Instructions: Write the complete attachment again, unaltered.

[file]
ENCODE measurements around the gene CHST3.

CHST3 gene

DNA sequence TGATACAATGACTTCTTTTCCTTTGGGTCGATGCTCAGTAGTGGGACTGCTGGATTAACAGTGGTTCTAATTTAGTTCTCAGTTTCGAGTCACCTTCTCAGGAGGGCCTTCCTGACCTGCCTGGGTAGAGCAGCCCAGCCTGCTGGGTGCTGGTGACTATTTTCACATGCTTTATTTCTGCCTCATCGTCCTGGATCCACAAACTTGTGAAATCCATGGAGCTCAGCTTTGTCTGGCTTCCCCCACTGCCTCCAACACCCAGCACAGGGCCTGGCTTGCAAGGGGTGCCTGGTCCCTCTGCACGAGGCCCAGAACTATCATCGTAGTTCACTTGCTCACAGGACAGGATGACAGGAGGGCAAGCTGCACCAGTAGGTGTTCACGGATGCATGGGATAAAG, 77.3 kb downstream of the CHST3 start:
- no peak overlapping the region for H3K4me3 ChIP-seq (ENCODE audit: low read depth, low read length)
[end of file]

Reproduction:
ENCODE measurements around the gene CHST3.

CHST3 gene

DNA sequence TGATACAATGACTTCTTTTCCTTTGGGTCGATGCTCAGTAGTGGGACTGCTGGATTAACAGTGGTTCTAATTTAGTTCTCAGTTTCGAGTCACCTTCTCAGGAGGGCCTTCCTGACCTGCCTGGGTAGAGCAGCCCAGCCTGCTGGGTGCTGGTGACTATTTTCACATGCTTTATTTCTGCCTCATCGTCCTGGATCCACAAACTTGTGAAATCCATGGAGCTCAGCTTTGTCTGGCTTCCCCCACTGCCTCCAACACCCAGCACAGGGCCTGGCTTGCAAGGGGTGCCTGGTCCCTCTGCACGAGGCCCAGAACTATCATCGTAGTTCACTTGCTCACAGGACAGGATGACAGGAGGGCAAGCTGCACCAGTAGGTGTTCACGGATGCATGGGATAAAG, 77.3 kb downstream of the CHST3 start:
- no peak overlapping the region for H3K4me3 ChIP-seq (ENCODE audit: low read depth, low read length)